The Office of Fair Trading has secured undertakings from Fairhold Homes Ltd and associated companies controlled by the Tchenguiz Family Trust to change how they charge retirement leasehold transfer fees at their 53,000 retirement developments.
The OFT has been investigating exit fees, which are payable when a tenant sells or lets out their retirement home and in some other situations, for three years and had promised a “substantive announcement” in August. Typically calculated as a percentage of the value of the property, these fees can amount to thousands of pounds.
As a result of the OFT’s investigation, Fairhold has agreed to make a number of substantial changes to the way in which it conducts its business. Fairhold has undertaken that it will not charge a transfer fee in any new leases it obtains through the acquisition or development of properties, unless the fee is for a service and represents its reasonable costs.
Fairhold has also agreed to change how it enforces terms in the leases of its existing retirement home properties:
- It has clarified that leaseholders will not pay any transfer fee when the lease is passed on through inheritance or surrendered, or when a relative or carer moves in with them.
- A flat fee of £85 (to be adjusted in future years in line with inflation) will be charged for sub-letting, replacing the current transfer fee of one per cent of open market value. This should make it more viable for tenants to sub-let properties they do not currently need to live in. Where it has discretion under a lease, Fairhold will also waive the separate contingency fund fee of one per cent of the open market value payable upon sub-letting. It will instead charge a fee equivalent to one month’s rent for each sub-let. Contingency fund fees are calculated in a similar way to transfer fees, but are paid into a ring fenced fund to pay for repair and maintenance of the development.
- A transfer fee of one per cent will continue to be charged on sale. But it will now be calculated against the lower of either the price the tenant sold the property at, or the price the tenant originally paid for the property. This will give tenants certainty over their maximum liability at the time they purchase the retirement home, and also prevent disputes about what the right level of fee should be. The fee was previously calculated as a percentage of the higher of the sale price or open market value, which could lead to disputes about what the property was really worth. It is worth noting that as retirement properties have proved to be among the worst investments in residential property, they often sell for far less than their purchase price of even 10 years ago.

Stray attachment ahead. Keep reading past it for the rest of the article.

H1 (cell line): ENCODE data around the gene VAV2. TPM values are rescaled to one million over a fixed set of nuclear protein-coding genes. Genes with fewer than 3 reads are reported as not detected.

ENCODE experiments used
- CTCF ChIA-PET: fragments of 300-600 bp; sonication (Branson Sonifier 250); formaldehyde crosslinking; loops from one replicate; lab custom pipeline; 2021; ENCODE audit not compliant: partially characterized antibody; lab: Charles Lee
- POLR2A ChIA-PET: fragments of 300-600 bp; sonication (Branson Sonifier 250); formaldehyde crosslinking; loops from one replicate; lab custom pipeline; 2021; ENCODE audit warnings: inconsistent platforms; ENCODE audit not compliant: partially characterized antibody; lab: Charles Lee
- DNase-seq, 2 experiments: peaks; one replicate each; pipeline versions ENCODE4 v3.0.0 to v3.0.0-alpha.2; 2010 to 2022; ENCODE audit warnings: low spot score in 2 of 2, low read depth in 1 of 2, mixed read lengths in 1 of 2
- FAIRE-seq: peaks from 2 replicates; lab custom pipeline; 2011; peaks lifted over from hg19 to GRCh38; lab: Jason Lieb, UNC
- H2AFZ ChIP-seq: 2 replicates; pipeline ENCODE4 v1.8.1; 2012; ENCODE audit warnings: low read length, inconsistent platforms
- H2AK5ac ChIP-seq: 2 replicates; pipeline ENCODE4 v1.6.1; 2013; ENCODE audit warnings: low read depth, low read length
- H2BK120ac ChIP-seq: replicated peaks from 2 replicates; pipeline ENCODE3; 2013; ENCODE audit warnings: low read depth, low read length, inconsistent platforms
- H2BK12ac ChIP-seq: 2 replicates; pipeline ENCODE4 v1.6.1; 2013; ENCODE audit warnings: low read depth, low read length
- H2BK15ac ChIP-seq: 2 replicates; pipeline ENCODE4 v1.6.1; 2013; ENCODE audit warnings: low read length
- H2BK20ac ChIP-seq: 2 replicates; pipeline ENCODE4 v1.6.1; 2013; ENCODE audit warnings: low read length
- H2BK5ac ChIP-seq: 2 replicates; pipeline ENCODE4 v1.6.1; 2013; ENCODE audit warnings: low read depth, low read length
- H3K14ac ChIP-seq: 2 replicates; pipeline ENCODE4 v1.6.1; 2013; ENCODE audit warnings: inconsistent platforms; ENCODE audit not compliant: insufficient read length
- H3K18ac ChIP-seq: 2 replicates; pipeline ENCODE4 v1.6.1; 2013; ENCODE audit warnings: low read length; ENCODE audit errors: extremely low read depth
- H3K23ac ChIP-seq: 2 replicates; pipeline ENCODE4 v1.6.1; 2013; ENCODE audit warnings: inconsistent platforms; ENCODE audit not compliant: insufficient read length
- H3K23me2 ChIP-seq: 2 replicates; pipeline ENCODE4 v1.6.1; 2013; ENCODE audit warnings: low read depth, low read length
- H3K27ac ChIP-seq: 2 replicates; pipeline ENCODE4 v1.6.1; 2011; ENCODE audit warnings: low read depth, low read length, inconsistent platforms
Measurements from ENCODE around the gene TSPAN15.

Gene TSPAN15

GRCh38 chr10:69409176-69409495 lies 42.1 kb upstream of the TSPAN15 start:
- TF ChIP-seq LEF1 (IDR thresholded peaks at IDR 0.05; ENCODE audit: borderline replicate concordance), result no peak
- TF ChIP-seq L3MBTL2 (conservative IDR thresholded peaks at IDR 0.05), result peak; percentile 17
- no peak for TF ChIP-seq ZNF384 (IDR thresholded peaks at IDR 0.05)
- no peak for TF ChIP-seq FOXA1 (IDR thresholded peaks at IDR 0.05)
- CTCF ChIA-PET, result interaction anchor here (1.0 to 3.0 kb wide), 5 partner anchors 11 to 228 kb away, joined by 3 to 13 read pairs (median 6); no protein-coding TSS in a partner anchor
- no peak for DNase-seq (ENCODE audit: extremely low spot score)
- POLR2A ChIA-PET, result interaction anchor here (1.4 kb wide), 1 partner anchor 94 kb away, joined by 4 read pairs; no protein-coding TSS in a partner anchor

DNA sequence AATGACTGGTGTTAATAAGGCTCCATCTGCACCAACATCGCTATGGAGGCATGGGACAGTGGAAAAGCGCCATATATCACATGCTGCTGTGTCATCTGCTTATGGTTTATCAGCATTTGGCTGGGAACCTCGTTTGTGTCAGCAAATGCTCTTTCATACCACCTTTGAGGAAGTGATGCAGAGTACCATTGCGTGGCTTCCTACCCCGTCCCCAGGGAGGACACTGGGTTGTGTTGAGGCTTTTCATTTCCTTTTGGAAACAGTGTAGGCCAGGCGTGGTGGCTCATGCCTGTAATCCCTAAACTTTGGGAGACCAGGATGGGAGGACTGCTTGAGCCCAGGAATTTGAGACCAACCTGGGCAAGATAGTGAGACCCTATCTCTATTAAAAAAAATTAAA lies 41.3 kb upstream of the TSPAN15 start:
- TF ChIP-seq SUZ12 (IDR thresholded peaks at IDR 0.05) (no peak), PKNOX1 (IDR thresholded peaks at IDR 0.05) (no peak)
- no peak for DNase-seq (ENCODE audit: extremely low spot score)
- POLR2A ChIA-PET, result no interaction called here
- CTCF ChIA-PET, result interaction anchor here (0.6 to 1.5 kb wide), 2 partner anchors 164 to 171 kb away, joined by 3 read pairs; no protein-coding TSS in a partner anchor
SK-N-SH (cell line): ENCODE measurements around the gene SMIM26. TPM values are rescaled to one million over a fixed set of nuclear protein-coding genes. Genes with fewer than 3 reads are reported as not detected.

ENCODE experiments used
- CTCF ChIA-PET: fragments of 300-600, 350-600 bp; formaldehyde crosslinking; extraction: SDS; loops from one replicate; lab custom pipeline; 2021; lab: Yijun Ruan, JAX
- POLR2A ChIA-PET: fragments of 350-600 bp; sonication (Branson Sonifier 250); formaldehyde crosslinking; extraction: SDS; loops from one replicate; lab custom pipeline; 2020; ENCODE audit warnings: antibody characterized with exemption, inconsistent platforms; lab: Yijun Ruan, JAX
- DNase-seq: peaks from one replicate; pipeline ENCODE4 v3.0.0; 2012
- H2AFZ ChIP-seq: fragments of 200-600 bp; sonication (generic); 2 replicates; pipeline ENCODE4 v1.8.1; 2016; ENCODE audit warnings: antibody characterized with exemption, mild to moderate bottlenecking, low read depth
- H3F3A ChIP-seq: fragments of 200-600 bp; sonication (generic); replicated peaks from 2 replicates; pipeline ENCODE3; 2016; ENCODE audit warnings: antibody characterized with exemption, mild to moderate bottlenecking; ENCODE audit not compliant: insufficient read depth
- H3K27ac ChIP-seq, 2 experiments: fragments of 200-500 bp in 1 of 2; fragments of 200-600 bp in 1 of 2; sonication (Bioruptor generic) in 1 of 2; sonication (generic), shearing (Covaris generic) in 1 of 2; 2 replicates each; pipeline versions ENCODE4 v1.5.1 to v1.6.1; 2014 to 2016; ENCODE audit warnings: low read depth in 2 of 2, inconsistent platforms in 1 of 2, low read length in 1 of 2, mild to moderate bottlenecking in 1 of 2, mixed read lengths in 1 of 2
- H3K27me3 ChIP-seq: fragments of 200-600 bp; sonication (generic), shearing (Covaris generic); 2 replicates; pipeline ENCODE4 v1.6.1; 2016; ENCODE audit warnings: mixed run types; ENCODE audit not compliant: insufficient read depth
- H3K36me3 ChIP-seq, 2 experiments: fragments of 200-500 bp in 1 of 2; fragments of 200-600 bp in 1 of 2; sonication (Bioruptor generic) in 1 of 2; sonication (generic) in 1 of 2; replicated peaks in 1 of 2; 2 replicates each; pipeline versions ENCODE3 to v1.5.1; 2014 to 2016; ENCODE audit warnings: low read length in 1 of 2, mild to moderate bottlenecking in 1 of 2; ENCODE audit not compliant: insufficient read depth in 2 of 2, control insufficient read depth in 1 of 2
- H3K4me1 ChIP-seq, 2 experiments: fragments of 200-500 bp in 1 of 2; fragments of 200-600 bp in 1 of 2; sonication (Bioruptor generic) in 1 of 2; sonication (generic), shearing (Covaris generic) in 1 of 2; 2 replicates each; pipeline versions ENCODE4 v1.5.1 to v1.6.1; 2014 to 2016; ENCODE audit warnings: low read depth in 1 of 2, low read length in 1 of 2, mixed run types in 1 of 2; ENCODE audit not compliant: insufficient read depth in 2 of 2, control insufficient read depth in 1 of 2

- Fairhold will also provide potential new purchasers with clear information summarising all the amounts payable under the lease. This will be presented in an easy to read format accompanied by worked examples, helping potential leaseholders understand what they are agreeing to before they purchase. Fairhold will do this where it is made aware that the person has an interest in buying one of its retirement homes.
The OFT considered that the transfer fee terms were likely to be in breach of the Unfair Terms in Consumer Contracts Regulations 1999 (the UTCCRs). The company said that it did not agree with the OFT’s view but co-operated and agreed to the changes.
Vivienne Dews, OFT Executive Director, said:
’We are pleased that we have secured changes from Fairhold, which is a major player in the retirement homes sector. The changes will greatly reduce the circumstances in which transfer fees are charged, provide certainty upfront for leaseholders on their liabilities on sale, and improve transparency of costs for future tenants.
‘This case marks an important milestone in our continuing work to secure fairer and more transparent transfer fee terms for retirement home leaseholders.’
The OFT continues to investigate a number of other retirement home companies in relation to their use of transfer fee terms and intends to provide an update in the Autumn.